Democrats overcome a gun-control filibuster, but their boasts belie the tough road ahead.
To hear the National Rifle Association tell it, the biggest problem with the bipartisan agreement to expand criminal background checks is what it doesn’t propose to do.
The framework developed by Senators Joe Manchin and Pat Toomey would broaden gun background-check requirements to include gun shows and online sales.
Barring a dramatic turnaround, the Democrats now face a choice of either walking away from any expanded background check or accepting one without paper records of private sales.
With hearings and floor action awaiting Congress when it returns from Easter recess, gun-control groups are being put to the test
Gun store owners, industry trade groups, and the NRA argue over the effectiveness and benefits of gun background checks.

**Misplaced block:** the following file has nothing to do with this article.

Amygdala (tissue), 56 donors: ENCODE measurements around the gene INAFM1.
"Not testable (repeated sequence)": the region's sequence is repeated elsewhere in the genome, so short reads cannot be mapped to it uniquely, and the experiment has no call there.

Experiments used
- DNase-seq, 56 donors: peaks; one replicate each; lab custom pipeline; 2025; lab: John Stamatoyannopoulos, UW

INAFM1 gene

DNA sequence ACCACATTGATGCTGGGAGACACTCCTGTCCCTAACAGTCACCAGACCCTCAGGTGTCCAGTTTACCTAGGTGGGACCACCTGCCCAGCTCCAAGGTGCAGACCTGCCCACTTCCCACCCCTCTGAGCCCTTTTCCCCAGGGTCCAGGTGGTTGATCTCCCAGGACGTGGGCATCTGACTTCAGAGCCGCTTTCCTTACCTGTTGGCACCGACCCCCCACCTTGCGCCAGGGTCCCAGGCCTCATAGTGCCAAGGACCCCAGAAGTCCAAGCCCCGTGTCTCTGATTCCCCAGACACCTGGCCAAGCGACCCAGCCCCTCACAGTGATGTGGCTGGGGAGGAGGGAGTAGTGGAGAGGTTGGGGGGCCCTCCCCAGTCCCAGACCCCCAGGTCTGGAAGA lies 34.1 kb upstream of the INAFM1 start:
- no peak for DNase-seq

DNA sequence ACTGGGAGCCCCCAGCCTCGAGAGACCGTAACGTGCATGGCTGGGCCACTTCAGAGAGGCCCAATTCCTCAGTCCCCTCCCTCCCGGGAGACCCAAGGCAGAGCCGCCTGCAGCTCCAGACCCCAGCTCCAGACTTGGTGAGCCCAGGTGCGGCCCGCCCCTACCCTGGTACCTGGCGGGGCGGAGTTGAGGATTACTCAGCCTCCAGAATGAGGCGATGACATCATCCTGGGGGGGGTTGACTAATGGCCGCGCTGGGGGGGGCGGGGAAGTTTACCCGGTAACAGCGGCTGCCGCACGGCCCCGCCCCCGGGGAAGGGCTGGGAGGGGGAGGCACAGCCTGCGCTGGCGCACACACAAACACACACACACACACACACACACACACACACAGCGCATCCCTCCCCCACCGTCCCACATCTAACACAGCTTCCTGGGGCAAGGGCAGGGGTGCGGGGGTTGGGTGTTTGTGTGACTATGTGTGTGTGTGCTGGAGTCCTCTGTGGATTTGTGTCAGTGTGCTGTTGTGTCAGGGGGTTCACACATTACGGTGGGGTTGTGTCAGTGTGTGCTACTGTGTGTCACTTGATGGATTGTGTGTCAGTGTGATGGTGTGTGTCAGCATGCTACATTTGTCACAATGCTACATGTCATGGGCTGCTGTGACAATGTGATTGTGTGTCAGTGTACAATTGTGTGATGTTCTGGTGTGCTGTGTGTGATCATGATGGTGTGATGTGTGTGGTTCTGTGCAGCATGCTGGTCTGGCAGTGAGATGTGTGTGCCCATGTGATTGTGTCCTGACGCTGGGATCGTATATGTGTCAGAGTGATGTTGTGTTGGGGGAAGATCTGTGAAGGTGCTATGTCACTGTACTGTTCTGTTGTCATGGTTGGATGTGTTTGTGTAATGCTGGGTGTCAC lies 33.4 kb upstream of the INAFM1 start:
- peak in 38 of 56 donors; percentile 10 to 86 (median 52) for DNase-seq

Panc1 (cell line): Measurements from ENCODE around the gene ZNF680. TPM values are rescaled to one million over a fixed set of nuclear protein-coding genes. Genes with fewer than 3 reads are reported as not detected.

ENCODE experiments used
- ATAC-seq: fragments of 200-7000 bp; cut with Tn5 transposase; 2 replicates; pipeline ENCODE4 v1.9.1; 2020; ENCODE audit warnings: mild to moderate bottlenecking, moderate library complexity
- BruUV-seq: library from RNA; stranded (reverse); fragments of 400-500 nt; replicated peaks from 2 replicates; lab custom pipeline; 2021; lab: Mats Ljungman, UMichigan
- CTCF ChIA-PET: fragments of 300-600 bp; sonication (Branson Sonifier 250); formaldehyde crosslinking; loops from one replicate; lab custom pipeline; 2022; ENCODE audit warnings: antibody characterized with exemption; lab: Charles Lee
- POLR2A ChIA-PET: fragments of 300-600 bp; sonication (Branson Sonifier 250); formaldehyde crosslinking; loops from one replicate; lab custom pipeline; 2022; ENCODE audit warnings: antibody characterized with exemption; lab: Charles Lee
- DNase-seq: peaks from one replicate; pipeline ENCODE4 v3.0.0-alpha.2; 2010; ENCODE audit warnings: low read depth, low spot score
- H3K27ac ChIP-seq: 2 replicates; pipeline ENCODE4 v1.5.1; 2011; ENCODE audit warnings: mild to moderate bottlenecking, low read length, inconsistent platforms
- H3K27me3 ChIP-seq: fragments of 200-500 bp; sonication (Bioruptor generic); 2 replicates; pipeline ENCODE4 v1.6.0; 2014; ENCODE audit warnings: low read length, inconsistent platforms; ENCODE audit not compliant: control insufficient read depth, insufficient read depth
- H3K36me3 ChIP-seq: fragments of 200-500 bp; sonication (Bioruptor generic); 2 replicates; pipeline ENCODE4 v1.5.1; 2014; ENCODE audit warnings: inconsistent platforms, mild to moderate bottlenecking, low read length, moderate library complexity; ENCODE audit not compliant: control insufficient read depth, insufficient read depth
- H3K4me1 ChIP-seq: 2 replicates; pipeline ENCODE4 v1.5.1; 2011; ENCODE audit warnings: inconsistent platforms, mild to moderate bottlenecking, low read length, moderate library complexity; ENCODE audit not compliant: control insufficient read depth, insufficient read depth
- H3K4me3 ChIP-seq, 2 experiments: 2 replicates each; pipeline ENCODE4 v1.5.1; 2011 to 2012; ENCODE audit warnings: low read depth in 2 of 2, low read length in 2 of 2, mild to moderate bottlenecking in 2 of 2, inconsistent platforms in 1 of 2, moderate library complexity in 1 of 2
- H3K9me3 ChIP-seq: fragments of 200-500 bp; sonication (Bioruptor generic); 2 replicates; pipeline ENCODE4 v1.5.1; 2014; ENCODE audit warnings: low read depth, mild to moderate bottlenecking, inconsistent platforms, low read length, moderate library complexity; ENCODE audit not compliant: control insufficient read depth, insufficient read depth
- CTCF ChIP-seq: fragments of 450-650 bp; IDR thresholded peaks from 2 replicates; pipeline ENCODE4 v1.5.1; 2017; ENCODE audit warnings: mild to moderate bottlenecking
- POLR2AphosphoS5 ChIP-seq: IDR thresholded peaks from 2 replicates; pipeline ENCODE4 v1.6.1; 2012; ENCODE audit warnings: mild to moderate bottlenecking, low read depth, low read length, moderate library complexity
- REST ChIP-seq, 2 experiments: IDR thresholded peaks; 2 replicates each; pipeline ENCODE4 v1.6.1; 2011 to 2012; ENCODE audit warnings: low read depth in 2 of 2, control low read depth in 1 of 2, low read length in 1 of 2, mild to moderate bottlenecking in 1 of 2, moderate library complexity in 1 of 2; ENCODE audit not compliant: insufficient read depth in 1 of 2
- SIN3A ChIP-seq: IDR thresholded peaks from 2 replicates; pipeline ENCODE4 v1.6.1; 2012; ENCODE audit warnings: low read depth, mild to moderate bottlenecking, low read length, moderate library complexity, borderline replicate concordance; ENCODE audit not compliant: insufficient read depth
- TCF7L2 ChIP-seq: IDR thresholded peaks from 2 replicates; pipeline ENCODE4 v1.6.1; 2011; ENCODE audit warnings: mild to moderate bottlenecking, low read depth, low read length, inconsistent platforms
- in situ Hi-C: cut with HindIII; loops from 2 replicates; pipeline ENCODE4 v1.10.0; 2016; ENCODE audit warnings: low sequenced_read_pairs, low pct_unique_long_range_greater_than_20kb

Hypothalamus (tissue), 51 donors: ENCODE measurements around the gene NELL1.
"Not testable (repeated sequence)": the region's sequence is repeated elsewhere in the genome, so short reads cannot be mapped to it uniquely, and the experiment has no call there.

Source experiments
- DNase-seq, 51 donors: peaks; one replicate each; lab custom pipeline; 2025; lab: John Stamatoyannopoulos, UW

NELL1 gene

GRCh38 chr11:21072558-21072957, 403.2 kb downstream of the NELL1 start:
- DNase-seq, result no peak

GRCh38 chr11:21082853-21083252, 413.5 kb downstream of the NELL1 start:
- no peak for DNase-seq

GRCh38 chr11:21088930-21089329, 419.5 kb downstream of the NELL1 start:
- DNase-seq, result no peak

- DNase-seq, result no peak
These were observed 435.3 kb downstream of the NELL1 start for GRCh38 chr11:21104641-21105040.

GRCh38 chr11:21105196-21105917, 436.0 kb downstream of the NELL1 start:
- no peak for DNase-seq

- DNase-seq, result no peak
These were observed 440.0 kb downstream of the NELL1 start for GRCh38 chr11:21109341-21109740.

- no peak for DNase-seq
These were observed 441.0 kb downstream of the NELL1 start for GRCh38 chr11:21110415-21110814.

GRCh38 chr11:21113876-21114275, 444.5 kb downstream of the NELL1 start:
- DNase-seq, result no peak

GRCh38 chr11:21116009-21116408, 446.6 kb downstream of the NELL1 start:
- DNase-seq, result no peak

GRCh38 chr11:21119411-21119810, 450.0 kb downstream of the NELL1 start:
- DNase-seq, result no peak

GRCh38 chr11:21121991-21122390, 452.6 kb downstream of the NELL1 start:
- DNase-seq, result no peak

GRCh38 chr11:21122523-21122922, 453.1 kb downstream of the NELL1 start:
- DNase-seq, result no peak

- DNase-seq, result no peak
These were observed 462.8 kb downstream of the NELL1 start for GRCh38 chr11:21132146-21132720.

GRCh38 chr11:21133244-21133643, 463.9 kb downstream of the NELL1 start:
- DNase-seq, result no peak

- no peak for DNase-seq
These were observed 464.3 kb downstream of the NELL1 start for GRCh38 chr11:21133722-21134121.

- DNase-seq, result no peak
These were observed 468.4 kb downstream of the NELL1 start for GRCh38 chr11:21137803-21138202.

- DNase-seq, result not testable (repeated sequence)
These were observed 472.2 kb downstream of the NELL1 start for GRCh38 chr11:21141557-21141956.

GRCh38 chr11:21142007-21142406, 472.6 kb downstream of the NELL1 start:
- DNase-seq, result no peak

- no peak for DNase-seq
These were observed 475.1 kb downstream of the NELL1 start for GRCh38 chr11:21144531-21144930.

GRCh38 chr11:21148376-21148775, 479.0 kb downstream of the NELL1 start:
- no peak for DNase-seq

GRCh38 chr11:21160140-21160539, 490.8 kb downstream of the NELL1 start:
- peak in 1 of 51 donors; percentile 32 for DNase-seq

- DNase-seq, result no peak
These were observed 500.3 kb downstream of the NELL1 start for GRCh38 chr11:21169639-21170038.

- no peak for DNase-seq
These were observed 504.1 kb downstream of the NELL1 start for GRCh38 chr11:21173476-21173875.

The son of evangelist Billy Graham tells TIME why he has agreed to support President Obama in passing universal background check legislation.
Here’s a hard truth: all the emotion and outrage and sadness that followed the Sandy Hook elementary school shooting may make almost no difference in federal gun control laws.
With NRA sponsorship, NASCAR feeds its base at the risk of alienating potential new fans.
“You folks in Chicago want me to get castrated because your families are having too many kids.”
TV icon Bob Barker, who keeps a .38 revolver on his bedside table, reacts to being on the National Rifle Association’s enemies list
Of all the gun control issues, head of the NRA Wayne LaPierre has the least power over non-dealer gun show background checks, which is precisely why Vermont Sen. Patrick Leahy began the Senate hearing there.
Gun-control advocates have repeatedly tried and failed to raise the 1994 ban from the dead. Today they argued that this time could be different but acknowledged there’s a good chance it won’t be